What did you want to be growing up? 

As a child, I had a love for animals and always wanted to be a vet. However, I grew older and realised I wouldn’t always be dealing with cute and fluffy animals. There would be a less glamourous side, so I decided perhaps it wasn’t for me. 


If you could have one superpower, what would it be? 

Being able to teleport everywhere. Often when I’m out on the road I can be driving long distances and I often think how easy it would be just to teleport between meetings. However, sadly that isn’t possible so I have to plan my days efficiently. 


What is your strategy for tackling challenges? 

To remain confident in myself that I will find a solution to any challenges I am faced with. Sometimes it can be difficult when you are faced with a problem, however if I maintain a positive outlook, it really helps in tackling any issues. I will always set realistic expectations and be clear about the steps I need to take, as a result, brokers have a clear understanding of what is going on and are happy in the knowledge something is being done.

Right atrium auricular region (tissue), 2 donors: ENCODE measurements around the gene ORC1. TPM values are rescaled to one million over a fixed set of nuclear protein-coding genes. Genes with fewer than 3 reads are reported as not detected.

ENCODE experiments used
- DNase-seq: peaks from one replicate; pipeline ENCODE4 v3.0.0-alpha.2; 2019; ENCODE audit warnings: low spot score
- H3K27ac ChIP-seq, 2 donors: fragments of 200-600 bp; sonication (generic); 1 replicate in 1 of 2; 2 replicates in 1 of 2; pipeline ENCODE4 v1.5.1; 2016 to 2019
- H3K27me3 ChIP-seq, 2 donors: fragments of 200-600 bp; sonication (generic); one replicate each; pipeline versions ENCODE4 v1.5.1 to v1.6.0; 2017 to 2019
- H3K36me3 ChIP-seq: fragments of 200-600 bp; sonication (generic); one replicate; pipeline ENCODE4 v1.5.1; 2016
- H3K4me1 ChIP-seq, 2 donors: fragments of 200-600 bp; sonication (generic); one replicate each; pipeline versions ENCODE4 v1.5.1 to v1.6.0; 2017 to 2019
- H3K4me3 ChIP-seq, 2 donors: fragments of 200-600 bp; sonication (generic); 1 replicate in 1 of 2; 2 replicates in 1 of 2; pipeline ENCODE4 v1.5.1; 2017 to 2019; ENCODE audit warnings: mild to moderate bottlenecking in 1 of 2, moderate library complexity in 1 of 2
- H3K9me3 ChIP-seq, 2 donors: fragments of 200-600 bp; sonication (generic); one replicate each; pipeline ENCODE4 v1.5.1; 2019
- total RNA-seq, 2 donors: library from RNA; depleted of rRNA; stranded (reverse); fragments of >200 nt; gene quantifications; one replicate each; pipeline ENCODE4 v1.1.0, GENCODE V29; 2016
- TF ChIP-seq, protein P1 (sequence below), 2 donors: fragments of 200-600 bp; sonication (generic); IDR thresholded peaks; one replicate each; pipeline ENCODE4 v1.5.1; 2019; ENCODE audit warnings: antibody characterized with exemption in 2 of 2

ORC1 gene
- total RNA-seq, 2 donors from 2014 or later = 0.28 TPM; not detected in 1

And finally, what’s the strangest question you’ve ever been asked? 

This had very little to do with mortgages, but it certainly got me thinking when a client asked me what animal would best represent me as a person.